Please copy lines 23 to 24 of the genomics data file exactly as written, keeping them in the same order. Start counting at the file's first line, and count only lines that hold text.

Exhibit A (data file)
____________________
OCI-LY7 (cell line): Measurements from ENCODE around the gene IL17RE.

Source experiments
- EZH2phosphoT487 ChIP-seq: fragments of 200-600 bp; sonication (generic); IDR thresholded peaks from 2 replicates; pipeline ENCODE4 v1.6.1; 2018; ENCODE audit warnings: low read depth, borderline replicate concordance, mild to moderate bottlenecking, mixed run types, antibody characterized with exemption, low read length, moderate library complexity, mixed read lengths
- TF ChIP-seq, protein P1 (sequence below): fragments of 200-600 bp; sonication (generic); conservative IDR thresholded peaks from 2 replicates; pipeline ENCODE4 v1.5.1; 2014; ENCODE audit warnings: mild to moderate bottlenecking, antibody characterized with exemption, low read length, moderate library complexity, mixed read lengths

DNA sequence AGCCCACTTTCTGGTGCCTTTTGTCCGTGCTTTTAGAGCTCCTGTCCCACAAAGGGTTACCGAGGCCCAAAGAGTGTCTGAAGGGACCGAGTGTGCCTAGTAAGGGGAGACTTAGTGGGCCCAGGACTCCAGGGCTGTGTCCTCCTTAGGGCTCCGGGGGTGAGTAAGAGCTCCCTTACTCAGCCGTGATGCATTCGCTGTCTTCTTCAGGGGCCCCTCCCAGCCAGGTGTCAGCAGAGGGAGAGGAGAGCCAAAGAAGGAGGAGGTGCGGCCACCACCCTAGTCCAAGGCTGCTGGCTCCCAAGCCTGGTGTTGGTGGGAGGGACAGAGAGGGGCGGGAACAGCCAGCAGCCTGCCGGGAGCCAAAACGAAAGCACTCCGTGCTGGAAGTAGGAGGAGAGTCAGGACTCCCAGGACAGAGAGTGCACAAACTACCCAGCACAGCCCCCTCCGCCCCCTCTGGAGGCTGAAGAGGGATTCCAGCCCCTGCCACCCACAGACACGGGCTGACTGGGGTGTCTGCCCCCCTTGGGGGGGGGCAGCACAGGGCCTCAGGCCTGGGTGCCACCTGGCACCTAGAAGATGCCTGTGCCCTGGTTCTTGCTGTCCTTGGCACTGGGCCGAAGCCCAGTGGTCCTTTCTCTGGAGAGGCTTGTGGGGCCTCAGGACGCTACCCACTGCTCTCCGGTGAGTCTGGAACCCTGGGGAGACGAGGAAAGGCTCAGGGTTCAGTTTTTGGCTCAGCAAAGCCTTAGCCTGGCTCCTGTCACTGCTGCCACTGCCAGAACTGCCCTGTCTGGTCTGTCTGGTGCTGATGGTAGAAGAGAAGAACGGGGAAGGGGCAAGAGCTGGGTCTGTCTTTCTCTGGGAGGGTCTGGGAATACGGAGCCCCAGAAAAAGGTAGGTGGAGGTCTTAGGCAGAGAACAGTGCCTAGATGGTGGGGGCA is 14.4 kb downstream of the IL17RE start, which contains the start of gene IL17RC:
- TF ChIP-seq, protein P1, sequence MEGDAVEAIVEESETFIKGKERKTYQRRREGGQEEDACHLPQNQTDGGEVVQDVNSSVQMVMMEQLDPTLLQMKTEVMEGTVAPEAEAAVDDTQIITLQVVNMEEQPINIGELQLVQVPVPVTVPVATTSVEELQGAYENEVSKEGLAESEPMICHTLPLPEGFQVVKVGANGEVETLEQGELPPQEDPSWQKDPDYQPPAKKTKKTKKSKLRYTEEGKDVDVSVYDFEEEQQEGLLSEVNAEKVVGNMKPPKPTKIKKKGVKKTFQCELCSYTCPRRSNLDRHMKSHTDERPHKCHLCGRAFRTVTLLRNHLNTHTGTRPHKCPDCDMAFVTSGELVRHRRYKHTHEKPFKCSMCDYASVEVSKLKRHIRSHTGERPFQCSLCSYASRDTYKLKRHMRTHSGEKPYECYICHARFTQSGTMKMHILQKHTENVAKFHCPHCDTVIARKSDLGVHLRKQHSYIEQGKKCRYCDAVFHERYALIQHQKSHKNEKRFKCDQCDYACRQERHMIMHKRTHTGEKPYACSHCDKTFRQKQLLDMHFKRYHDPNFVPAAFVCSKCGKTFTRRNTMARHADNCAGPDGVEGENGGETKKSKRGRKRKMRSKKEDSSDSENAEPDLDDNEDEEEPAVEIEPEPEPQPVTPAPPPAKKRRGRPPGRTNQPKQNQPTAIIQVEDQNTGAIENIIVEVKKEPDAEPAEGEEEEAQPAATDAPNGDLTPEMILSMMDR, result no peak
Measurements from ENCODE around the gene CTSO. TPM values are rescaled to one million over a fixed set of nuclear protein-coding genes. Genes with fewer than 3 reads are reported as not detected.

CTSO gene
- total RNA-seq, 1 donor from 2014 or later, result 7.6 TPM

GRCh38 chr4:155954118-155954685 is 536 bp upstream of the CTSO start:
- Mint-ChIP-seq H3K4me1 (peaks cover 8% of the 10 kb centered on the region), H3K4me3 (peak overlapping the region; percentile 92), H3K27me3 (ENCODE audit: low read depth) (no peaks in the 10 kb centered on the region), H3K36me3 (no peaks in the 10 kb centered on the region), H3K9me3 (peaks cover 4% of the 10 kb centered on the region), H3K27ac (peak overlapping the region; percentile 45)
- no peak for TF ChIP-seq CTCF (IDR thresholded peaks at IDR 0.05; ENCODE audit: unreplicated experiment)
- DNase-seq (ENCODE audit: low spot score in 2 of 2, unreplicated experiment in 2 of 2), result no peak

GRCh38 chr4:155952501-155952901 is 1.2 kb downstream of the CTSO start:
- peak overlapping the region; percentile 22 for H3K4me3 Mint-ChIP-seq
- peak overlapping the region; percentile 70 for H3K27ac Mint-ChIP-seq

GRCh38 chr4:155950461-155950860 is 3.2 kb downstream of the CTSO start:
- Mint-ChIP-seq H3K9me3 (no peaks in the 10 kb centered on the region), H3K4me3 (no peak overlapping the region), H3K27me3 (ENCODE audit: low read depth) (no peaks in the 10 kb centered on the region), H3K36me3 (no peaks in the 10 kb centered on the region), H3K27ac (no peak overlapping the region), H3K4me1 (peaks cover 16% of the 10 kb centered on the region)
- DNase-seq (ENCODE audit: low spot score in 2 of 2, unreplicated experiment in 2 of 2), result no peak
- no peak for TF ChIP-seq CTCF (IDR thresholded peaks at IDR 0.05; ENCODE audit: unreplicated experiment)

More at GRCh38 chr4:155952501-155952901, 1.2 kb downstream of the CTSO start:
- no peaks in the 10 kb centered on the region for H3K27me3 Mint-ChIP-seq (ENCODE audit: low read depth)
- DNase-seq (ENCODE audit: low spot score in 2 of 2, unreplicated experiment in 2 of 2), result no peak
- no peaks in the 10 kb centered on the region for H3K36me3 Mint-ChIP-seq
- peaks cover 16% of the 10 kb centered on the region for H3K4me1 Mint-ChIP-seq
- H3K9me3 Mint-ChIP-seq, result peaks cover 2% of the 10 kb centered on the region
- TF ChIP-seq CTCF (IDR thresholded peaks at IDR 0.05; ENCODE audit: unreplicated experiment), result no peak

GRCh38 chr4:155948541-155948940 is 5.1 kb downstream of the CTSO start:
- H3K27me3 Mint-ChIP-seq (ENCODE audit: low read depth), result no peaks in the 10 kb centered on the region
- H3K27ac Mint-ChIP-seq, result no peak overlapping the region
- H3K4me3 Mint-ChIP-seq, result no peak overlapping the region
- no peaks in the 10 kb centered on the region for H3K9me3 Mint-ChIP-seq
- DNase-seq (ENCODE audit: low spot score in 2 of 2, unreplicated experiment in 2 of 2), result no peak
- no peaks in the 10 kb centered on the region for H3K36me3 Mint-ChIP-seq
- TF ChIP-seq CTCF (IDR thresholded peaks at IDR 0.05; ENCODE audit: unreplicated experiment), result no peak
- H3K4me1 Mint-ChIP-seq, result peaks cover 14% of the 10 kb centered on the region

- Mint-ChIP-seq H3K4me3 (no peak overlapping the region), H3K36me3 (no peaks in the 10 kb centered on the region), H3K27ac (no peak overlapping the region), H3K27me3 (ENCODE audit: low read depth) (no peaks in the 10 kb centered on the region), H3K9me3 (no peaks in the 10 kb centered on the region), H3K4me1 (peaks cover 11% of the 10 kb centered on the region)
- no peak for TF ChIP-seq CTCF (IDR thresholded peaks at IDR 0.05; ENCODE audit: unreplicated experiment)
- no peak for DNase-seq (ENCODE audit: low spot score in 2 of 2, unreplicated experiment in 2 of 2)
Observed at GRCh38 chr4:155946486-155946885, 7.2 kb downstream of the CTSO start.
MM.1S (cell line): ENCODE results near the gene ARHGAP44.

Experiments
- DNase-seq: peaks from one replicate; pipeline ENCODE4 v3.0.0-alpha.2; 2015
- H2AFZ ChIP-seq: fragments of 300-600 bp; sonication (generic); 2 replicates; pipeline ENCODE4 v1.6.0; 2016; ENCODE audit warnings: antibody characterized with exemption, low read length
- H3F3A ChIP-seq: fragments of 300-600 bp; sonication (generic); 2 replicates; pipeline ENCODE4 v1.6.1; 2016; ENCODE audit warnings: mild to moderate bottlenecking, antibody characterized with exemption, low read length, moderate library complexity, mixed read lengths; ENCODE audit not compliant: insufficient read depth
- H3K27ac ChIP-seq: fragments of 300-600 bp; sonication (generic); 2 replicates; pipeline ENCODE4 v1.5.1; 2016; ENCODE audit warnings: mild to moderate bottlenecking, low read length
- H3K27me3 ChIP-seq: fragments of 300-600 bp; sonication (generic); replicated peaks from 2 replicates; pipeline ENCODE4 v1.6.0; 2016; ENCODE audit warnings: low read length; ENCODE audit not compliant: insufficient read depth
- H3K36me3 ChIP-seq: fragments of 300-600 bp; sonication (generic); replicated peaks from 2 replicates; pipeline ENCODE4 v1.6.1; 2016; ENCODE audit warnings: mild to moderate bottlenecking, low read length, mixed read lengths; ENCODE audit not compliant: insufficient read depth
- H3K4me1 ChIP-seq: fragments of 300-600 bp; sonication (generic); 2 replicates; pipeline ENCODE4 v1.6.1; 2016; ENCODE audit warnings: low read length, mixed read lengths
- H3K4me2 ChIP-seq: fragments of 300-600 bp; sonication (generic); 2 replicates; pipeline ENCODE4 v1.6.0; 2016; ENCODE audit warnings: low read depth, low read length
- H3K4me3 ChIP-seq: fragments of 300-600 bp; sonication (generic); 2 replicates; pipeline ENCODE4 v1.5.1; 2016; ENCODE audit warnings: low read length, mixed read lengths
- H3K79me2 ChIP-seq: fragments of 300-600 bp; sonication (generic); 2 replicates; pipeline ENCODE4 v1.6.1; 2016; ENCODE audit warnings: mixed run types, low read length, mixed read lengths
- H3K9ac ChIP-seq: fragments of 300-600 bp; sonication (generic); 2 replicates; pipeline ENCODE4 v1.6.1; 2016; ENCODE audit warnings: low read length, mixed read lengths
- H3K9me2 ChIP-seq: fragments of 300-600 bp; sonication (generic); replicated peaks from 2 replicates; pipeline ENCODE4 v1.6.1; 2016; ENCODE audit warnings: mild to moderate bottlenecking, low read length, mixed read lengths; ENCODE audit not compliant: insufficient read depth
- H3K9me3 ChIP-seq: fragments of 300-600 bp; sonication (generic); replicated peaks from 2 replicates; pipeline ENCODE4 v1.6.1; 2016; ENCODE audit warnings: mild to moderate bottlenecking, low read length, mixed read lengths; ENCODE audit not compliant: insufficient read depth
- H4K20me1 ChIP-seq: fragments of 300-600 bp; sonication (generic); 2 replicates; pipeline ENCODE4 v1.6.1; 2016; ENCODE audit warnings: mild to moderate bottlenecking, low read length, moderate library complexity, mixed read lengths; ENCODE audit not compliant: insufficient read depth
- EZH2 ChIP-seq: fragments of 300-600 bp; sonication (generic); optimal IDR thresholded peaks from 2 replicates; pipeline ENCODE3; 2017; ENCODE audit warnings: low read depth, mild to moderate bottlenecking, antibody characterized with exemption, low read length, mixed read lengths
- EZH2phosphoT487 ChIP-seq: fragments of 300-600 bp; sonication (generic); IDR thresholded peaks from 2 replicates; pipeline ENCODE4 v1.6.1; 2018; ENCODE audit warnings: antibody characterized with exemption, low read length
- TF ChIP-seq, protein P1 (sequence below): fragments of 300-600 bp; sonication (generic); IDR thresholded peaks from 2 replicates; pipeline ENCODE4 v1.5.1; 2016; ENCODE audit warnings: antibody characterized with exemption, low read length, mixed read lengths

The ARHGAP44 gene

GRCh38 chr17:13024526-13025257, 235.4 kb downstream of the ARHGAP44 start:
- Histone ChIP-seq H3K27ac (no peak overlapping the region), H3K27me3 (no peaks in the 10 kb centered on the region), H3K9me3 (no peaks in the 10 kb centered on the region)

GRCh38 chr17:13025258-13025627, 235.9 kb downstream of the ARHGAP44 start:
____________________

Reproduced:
- DNase-seq (ENCODE audit: low spot score in 2 of 2, unreplicated experiment in 2 of 2), result no peak
- no peaks in the 10 kb centered on the region for H3K36me3 Mint-ChIP-seq